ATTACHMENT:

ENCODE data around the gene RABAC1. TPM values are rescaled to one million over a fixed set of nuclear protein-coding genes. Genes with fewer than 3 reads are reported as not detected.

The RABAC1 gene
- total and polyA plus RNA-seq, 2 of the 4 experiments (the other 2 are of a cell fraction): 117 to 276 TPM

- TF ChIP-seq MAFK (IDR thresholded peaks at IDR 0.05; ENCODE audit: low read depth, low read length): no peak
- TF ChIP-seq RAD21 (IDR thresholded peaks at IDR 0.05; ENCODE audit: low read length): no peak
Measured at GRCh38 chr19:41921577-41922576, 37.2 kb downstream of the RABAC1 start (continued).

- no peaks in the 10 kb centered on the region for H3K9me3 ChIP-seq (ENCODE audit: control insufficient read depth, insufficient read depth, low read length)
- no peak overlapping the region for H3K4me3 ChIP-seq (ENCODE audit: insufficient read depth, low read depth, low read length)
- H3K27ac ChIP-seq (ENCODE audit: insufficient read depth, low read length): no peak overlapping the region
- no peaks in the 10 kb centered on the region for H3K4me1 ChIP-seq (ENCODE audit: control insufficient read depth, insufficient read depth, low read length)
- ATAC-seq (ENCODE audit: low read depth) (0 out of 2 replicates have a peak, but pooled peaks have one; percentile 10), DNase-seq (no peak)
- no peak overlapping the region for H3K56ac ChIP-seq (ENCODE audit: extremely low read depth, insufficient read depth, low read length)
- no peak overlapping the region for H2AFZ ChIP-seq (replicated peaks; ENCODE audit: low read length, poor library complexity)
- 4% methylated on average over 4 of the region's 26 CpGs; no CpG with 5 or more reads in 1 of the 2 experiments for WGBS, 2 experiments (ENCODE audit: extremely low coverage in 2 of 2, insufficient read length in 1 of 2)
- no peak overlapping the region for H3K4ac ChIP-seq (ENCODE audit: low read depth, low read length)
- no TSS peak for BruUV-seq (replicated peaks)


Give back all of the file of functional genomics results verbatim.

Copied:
ENCODE data around the gene RABAC1. TPM values are rescaled to one million over a fixed set of nuclear protein-coding genes. Genes with fewer than 3 reads are reported as not detected.

The RABAC1 gene
- total and polyA plus RNA-seq, 2 of the 4 experiments (the other 2 are of a cell fraction): 117 to 276 TPM

- TF ChIP-seq MAFK (IDR thresholded peaks at IDR 0.05; ENCODE audit: low read depth, low read length): no peak
- TF ChIP-seq RAD21 (IDR thresholded peaks at IDR 0.05; ENCODE audit: low read length): no peak
Measured at GRCh38 chr19:41921577-41922576, 37.2 kb downstream of the RABAC1 start (continued).

- no peaks in the 10 kb centered on the region for H3K9me3 ChIP-seq (ENCODE audit: control insufficient read depth, insufficient read depth, low read length)
- no peak overlapping the region for H3K4me3 ChIP-seq (ENCODE audit: insufficient read depth, low read depth, low read length)
- H3K27ac ChIP-seq (ENCODE audit: insufficient read depth, low read length): no peak overlapping the region
- no peaks in the 10 kb centered on the region for H3K4me1 ChIP-seq (ENCODE audit: control insufficient read depth, insufficient read depth, low read length)
- ATAC-seq (ENCODE audit: low read depth) (0 out of 2 replicates have a peak, but pooled peaks have one; percentile 10), DNase-seq (no peak)
- no peak overlapping the region for H3K56ac ChIP-seq (ENCODE audit: extremely low read depth, insufficient read depth, low read length)
- no peak overlapping the region for H2AFZ ChIP-seq (replicated peaks; ENCODE audit: low read length, poor library complexity)
- 4% methylated on average over 4 of the region's 26 CpGs; no CpG with 5 or more reads in 1 of the 2 experiments for WGBS, 2 experiments (ENCODE audit: extremely low coverage in 2 of 2, insufficient read length in 1 of 2)
- no peak overlapping the region for H3K4ac ChIP-seq (ENCODE audit: low read depth, low read length)
- no TSS peak for BruUV-seq (replicated peaks)